Affordable Access

deepdyve-link
Publisher Website

Callosal tissue loss in multiple system atrophy--a one-year follow-up study.

Authors
  • Minnerop, Martina
  • Lüders, Eileen
  • Specht, Karsten
  • Ruhlmann, Jürgen
  • Schimke, Nicole
  • Thompson, Paul M
  • Chou, Yi Y
  • Toga, Arthur W
  • Abele, Michael
  • Wüllner, Ullrich
  • Klockgether, Thomas
Type
Published Article
Journal
Movement Disorders
Publisher
Wiley (John Wiley & Sons)
Publication Date
Nov 15, 2010
Volume
25
Issue
15
Pages
2613–2620
Identifiers
DOI: 10.1002/mds.23318
PMID: 20623690
Source
Medline
License
Unknown

Abstract

Multiple system atrophy (MSA) is a neurodegenerative disease not only affecting the basal ganglia, brainstem, cerebellum, and intermediolateral cell columns of the spinal cord but also the cerebral cortex. Clinically, cerebellar (MSA-C) and parkinsonian variants of MSA (MSA-P) are distinguished. We investigated 14 MSA patients (10 MSA-C, 4 MSA-P, men: 7, women: 7; age: 61.1 ± 3.3 years) and 14 matched controls (men: 7, women: 7; age: 58.6 ± 5.1 years) with voxel-based morphometry (VBM) to analyze gray and white matter differences both at baseline and at follow-up, 1 year later. Baseline comparisons between patients and controls confirmed significantly less gray matter in MSA in the cerebellum and cerebral cortex, and significantly less white matter in the cerebellar peduncles and brainstem. Comparisons of tissue-loss profiles (i.e., baseline versus follow-up) between patients and controls, revealed white matter reduction in MSA along the middle cerebellar peduncles, reflecting degeneration of the ponto-cerebellar tract as a particularly prominent and progressive morphological alteration in MSA. Comparisons between baseline and follow-up, separately performed in patients and controls, revealed additional white matter reduction in MSA along the corpus callosum at follow-up. This was replicated through additional shape-based analyses indicating a reduced callosal thickness in the anterior and posterior midbody, extending posteriorly into the isthmus. Callosal atrophy may possibly reflect a disease-specific pattern of neurodegeneration and cortical atrophy, fitting well with the predominant impairment of motor functions in the MSA patients.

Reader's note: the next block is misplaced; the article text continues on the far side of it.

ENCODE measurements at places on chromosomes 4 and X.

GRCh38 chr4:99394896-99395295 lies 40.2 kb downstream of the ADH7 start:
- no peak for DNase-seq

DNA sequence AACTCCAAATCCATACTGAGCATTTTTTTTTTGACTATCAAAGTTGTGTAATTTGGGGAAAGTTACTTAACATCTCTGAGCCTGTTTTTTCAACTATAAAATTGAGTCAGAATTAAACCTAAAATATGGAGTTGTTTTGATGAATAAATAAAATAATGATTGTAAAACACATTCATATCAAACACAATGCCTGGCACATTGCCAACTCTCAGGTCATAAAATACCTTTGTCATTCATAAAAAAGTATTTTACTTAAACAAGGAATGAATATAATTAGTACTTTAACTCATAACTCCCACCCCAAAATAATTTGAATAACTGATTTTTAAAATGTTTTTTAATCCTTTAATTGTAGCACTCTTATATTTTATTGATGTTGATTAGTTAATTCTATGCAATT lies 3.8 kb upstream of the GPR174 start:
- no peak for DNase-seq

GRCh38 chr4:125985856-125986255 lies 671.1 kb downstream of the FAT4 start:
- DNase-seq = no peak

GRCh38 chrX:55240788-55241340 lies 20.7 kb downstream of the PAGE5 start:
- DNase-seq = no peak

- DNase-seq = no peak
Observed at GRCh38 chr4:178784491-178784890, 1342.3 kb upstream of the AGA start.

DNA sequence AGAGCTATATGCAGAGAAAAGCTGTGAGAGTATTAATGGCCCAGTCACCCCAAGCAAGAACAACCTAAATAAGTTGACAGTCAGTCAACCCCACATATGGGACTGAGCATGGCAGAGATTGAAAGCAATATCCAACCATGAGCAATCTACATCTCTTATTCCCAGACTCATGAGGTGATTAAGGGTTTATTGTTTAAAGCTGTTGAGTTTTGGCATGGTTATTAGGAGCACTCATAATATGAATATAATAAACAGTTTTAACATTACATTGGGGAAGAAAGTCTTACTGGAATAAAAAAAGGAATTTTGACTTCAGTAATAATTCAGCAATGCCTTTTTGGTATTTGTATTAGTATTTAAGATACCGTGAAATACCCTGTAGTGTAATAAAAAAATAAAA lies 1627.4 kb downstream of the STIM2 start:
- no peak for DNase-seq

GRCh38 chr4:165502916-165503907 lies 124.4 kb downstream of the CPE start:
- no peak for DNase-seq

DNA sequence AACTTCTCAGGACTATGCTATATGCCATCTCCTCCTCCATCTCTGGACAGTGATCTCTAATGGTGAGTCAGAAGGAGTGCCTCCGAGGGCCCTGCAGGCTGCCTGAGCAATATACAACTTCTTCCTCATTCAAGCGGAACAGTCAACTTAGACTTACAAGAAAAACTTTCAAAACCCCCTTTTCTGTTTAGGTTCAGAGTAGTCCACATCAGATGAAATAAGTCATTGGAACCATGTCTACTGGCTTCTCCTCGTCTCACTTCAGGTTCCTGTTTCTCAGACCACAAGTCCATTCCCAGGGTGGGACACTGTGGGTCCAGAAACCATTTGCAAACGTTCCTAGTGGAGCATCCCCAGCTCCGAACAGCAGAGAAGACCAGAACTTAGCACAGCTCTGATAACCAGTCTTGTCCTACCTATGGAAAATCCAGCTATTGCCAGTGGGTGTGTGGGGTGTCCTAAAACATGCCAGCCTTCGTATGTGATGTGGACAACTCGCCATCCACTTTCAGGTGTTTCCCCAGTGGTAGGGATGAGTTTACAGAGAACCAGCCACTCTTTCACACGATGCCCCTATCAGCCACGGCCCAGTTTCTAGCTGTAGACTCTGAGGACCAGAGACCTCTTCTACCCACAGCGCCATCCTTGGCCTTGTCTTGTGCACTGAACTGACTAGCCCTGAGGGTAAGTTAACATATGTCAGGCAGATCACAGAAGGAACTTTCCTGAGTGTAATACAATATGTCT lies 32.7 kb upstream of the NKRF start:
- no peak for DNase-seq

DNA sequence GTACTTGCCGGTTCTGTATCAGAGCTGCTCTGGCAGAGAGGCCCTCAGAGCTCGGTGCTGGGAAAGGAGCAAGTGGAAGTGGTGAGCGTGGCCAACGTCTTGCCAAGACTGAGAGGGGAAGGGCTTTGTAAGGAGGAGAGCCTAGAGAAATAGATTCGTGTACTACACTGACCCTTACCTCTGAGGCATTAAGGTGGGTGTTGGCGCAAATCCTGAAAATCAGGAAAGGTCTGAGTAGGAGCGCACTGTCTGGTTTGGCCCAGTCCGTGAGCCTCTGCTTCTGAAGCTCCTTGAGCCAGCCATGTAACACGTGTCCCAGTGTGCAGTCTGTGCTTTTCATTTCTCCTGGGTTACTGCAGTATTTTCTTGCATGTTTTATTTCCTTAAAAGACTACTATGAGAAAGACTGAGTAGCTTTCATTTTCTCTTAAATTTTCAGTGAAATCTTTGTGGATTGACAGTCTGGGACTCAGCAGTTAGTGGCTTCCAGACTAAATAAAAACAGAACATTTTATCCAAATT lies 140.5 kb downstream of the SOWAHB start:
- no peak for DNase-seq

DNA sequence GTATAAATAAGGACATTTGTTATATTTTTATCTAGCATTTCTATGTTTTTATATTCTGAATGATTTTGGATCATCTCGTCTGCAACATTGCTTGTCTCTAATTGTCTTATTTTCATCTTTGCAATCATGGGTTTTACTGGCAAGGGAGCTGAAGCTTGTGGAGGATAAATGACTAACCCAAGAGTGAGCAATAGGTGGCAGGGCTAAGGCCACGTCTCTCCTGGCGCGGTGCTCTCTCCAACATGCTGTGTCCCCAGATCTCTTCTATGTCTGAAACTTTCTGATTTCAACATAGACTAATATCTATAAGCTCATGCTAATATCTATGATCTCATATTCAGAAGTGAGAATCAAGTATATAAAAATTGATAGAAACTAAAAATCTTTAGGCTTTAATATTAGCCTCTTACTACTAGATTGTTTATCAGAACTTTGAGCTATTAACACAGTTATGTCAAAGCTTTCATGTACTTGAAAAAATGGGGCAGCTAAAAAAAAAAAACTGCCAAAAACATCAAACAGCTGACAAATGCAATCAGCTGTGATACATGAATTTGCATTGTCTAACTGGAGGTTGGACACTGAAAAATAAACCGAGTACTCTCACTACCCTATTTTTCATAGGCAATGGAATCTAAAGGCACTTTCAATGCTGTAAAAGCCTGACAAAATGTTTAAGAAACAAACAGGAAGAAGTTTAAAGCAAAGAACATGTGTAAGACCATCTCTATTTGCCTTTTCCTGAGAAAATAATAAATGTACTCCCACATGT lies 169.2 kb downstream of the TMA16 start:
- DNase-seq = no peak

Report this publication

Statistics

Seen <100 times